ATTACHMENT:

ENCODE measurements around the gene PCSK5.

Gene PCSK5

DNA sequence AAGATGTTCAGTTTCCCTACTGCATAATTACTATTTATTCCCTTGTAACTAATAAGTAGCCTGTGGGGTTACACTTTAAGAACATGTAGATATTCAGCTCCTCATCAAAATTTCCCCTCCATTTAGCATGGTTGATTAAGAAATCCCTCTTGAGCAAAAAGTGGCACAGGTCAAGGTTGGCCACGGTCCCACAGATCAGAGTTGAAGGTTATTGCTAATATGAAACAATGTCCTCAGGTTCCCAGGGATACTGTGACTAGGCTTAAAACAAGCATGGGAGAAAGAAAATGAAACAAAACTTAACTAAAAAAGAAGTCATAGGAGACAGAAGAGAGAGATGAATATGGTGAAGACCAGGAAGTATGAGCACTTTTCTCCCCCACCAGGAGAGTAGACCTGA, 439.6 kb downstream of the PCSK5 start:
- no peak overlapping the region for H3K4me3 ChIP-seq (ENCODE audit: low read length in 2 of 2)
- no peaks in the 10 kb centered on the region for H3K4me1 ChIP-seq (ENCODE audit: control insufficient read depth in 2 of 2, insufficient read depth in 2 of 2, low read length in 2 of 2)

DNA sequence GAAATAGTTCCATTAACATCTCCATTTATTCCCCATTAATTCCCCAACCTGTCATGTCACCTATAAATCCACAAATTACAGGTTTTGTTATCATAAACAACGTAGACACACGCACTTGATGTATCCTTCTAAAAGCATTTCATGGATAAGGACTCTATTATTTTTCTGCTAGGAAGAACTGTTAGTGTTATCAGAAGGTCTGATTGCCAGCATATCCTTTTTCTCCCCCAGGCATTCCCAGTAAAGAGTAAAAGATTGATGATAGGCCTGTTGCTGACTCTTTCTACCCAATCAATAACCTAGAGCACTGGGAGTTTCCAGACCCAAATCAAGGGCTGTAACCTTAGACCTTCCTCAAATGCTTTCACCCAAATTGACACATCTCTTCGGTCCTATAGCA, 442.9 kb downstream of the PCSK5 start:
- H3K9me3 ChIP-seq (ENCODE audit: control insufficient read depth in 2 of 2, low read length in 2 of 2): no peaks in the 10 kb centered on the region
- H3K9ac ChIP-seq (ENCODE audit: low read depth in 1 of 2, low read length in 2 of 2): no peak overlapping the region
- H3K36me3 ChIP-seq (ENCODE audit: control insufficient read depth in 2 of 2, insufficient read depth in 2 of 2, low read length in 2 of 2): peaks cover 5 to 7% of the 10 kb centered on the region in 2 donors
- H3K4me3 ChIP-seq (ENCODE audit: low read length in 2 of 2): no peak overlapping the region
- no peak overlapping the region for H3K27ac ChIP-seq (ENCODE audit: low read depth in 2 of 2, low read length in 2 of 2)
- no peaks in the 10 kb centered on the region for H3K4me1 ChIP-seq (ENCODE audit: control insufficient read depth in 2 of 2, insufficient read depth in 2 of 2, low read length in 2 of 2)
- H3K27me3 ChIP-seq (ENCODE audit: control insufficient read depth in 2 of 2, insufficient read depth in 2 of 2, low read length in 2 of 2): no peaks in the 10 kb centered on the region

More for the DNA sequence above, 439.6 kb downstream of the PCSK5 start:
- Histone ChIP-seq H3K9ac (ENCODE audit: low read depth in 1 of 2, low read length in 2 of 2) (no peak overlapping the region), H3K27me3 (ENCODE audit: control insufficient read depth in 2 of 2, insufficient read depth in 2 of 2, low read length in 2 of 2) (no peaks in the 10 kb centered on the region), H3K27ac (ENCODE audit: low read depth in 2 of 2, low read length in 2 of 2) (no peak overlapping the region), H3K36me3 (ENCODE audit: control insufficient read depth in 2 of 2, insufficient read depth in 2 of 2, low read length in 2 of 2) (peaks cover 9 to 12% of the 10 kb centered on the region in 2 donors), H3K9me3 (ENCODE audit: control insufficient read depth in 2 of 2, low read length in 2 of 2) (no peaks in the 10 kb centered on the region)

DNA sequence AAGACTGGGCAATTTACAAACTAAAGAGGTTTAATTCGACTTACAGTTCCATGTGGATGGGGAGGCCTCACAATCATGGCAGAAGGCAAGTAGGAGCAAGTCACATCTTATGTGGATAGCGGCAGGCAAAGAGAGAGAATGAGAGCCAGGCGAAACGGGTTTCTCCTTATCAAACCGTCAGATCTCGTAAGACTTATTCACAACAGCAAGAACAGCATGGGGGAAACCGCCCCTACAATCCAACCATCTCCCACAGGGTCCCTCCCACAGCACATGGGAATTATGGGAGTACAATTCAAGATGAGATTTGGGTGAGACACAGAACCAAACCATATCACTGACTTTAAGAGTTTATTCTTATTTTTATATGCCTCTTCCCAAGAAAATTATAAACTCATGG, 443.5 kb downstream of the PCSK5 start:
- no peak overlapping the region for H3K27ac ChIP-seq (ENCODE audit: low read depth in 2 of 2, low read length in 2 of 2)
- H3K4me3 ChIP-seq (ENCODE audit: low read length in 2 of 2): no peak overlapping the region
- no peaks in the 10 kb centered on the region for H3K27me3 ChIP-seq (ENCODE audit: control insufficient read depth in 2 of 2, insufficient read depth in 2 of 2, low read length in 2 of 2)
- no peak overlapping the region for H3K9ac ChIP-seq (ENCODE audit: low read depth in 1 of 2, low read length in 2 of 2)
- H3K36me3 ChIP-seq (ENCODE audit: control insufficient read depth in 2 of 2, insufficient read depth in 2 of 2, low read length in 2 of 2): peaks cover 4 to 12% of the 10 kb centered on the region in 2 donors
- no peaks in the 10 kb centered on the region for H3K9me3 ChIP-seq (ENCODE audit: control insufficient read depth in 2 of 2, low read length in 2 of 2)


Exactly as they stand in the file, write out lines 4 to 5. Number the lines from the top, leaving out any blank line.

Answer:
- no peak overlapping the region for H3K4me3 ChIP-seq (ENCODE audit: low read length in 2 of 2)
- no peaks in the 10 kb centered on the region for H3K4me1 ChIP-seq (ENCODE audit: control insufficient read depth in 2 of 2, insufficient read depth in 2 of 2, low read length in 2 of 2)